Colds and flu

Updated 11 July 2014

Cold or flu?

Both are common in winter and caused by viruses. We often confuse the one with the other. But there is a huge difference between a cold and influenza: influenza may kill you.

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Both are common in winter, both are caused by viruses and we often confuse the one with the other. But there is a huge difference between a cold and influenza: influenza may kill you.

With influenza, you need to take greater care in order to prevent complications such as irreversible damage to your heart muscle.

Unfortunately, it isn't always easy to distinguish between the two. Interestingly, influenza C is not even believed to cause 'flu, but rather something milder like a cold.

Nonetheless, here is a general guide to differences between influenza and a cold (note, however, that symptoms are variable from person to person – and that there could be plenty of overlap between, for example, the cough you may have with a cold, 'flu, pneumonia or bronchitis):

  Cold Influenza
Cause 50% of colds are caused by one of more than 100 rhinoviruses. The rest are caused by five other groups of viruses. One of the strains of two types of influenza viruses (A or B), with A responsible for major 'flu epidemics.
Fever Rare in adults; if it does occur, it is usually not higher than 38,5 degrees Celsius. A high fever (often reaching 39 to 40 degrees Celsius) with chills, lasting two to three days. The fever is highest in children and least marked in the elderly.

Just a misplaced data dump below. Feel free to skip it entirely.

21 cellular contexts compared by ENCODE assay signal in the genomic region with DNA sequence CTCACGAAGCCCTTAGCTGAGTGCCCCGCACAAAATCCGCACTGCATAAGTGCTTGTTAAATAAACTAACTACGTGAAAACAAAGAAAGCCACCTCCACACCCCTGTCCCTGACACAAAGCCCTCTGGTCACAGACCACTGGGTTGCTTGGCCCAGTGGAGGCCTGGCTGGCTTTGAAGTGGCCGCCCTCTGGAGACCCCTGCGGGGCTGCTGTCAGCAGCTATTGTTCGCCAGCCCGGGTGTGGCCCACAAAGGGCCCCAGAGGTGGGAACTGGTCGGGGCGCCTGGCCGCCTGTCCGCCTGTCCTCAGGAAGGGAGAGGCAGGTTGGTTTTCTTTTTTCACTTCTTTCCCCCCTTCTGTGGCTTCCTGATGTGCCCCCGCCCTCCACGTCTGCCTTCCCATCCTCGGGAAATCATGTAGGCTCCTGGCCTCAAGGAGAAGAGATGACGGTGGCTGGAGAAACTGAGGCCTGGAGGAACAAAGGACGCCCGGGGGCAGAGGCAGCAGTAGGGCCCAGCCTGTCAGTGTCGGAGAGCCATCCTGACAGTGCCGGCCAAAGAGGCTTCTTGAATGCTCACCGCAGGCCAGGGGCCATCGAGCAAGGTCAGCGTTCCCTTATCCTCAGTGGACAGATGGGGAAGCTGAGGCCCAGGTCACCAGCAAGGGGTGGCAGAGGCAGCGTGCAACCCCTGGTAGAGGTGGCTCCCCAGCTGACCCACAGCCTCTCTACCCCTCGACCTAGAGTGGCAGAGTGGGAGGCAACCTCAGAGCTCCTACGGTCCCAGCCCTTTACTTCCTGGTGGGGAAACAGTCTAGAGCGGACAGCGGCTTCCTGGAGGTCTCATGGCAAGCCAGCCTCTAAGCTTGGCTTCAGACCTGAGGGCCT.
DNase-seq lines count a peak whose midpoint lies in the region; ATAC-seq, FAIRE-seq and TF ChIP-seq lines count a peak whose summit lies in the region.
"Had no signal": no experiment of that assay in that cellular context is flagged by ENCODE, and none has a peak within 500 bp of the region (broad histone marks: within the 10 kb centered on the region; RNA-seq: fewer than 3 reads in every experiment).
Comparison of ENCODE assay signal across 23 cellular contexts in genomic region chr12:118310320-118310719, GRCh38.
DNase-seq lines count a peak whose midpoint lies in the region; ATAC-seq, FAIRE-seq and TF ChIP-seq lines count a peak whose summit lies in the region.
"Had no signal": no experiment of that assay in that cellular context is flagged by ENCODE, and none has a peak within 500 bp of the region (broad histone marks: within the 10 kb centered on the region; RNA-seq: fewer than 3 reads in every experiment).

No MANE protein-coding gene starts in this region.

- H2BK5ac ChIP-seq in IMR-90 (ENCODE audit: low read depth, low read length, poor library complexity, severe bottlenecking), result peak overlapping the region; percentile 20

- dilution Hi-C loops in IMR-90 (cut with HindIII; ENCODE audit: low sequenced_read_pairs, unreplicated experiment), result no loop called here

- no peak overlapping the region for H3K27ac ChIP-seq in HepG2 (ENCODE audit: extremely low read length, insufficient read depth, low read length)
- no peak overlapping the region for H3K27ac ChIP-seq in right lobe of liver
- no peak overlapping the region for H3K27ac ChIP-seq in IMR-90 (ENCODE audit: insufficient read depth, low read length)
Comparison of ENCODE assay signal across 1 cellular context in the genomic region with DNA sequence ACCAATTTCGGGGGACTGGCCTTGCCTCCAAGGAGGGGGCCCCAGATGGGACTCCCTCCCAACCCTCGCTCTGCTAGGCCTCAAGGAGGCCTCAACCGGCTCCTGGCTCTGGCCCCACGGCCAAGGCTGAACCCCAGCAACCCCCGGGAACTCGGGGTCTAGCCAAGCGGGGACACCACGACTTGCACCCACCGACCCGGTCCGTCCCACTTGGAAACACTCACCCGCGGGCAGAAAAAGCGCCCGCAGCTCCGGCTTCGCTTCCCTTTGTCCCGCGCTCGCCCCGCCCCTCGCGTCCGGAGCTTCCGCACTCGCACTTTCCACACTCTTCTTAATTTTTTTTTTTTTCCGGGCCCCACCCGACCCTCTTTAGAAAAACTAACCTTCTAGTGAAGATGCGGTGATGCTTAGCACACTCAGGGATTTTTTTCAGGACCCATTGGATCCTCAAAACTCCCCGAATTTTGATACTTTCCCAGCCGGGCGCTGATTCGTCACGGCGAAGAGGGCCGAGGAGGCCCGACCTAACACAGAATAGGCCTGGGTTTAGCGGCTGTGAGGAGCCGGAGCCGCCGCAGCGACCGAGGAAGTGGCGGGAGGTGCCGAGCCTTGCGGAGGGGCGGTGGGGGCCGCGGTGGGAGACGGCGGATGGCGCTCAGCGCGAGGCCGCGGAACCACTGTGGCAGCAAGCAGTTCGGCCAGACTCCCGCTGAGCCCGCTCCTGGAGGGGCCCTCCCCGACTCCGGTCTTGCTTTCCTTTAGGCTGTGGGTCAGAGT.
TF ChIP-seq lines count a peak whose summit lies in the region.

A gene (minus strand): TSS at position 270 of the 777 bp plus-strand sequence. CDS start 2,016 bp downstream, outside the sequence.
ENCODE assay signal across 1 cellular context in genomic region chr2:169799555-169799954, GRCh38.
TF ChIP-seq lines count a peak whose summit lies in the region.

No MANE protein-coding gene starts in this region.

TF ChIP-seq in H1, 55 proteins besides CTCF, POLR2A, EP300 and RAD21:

Sneezing, nasal congestion Lots of it. In some cases.
Sore throat Usually begins with or is accompanied by a sore throat. In some cases.
Cough In some cases. A dry cough is usual.
Sweating Unusual. Common and related to the fever.
Muscle aches Unusual. Can be severe. The "I've-been-run-over-by-a-bus" feeling.
Malaise Sometimes, but only mild. Can be severe.
Fatigue Mild. Can be severe and may last three to four weeks. In the acute phase, you may feel as though you want to sleep al day.
Headache Sometimes. Often severe.
Complications Seldom leads to serious secondary bacterial infections in adults, but can worsen existing chronic bronchitis. Colds can progress to pneumonia or croup in young infants. Influenza often leads to serious secondary bacterial infections such as pneumonia or bronchitis in high-risk groups including infants, the elderly and immune-compromised people.
Onset Slow onset of illness over days. Symptoms can occur abruptly. It is sometimes possible to pinpoint the exact hour that the symptoms began.
Duration Symptoms usually clear within two to four days. Generally a cold should be completely over in four to 10 days. Symptoms may last four to seven days; cough and fatigue may linger for two to three weeks.
Contagious A person can spread the virus one to three days before first symptoms, and then for as long as the symptoms last. A person can spread the virus almost immediately after they themselves become infected, and for as long as the viral symptoms last.

Take action: